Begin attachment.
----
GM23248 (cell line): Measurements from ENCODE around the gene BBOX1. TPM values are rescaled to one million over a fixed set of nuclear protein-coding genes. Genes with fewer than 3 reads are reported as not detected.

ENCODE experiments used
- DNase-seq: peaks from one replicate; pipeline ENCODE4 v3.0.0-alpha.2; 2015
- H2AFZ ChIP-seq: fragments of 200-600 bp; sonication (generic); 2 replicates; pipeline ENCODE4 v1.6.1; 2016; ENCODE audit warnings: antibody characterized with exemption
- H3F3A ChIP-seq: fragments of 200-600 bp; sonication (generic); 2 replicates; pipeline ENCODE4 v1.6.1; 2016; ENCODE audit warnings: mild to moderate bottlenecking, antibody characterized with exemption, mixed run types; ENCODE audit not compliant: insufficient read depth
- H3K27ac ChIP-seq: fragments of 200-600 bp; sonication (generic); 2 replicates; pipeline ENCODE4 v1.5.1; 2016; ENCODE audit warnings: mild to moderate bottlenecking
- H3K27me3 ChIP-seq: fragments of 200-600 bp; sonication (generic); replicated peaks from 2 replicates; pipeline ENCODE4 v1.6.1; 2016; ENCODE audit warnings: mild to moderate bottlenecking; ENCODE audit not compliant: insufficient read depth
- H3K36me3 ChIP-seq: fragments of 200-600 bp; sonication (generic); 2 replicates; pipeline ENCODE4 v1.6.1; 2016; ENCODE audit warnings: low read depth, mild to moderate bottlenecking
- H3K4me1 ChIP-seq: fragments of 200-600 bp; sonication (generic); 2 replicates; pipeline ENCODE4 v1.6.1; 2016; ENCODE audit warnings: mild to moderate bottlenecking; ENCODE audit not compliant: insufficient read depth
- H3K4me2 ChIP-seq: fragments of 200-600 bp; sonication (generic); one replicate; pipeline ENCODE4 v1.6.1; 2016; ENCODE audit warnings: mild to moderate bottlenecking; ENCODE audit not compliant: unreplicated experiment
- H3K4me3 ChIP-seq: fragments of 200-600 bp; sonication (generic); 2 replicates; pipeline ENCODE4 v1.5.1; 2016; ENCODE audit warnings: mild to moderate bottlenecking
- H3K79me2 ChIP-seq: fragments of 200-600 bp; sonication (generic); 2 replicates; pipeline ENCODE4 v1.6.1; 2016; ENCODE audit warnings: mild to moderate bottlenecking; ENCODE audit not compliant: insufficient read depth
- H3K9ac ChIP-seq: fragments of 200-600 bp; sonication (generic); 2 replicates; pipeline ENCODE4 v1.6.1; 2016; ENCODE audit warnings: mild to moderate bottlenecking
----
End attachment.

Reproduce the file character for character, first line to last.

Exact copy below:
GM23248 (cell line): Measurements from ENCODE around the gene BBOX1. TPM values are rescaled to one million over a fixed set of nuclear protein-coding genes. Genes with fewer than 3 reads are reported as not detected.

ENCODE experiments used
- DNase-seq: peaks from one replicate; pipeline ENCODE4 v3.0.0-alpha.2; 2015
- H2AFZ ChIP-seq: fragments of 200-600 bp; sonication (generic); 2 replicates; pipeline ENCODE4 v1.6.1; 2016; ENCODE audit warnings: antibody characterized with exemption
- H3F3A ChIP-seq: fragments of 200-600 bp; sonication (generic); 2 replicates; pipeline ENCODE4 v1.6.1; 2016; ENCODE audit warnings: mild to moderate bottlenecking, antibody characterized with exemption, mixed run types; ENCODE audit not compliant: insufficient read depth
- H3K27ac ChIP-seq: fragments of 200-600 bp; sonication (generic); 2 replicates; pipeline ENCODE4 v1.5.1; 2016; ENCODE audit warnings: mild to moderate bottlenecking
- H3K27me3 ChIP-seq: fragments of 200-600 bp; sonication (generic); replicated peaks from 2 replicates; pipeline ENCODE4 v1.6.1; 2016; ENCODE audit warnings: mild to moderate bottlenecking; ENCODE audit not compliant: insufficient read depth
- H3K36me3 ChIP-seq: fragments of 200-600 bp; sonication (generic); 2 replicates; pipeline ENCODE4 v1.6.1; 2016; ENCODE audit warnings: low read depth, mild to moderate bottlenecking
- H3K4me1 ChIP-seq: fragments of 200-600 bp; sonication (generic); 2 replicates; pipeline ENCODE4 v1.6.1; 2016; ENCODE audit warnings: mild to moderate bottlenecking; ENCODE audit not compliant: insufficient read depth
- H3K4me2 ChIP-seq: fragments of 200-600 bp; sonication (generic); one replicate; pipeline ENCODE4 v1.6.1; 2016; ENCODE audit warnings: mild to moderate bottlenecking; ENCODE audit not compliant: unreplicated experiment
- H3K4me3 ChIP-seq: fragments of 200-600 bp; sonication (generic); 2 replicates; pipeline ENCODE4 v1.5.1; 2016; ENCODE audit warnings: mild to moderate bottlenecking
- H3K79me2 ChIP-seq: fragments of 200-600 bp; sonication (generic); 2 replicates; pipeline ENCODE4 v1.6.1; 2016; ENCODE audit warnings: mild to moderate bottlenecking; ENCODE audit not compliant: insufficient read depth
- H3K9ac ChIP-seq: fragments of 200-600 bp; sonication (generic); 2 replicates; pipeline ENCODE4 v1.6.1; 2016; ENCODE audit warnings: mild to moderate bottlenecking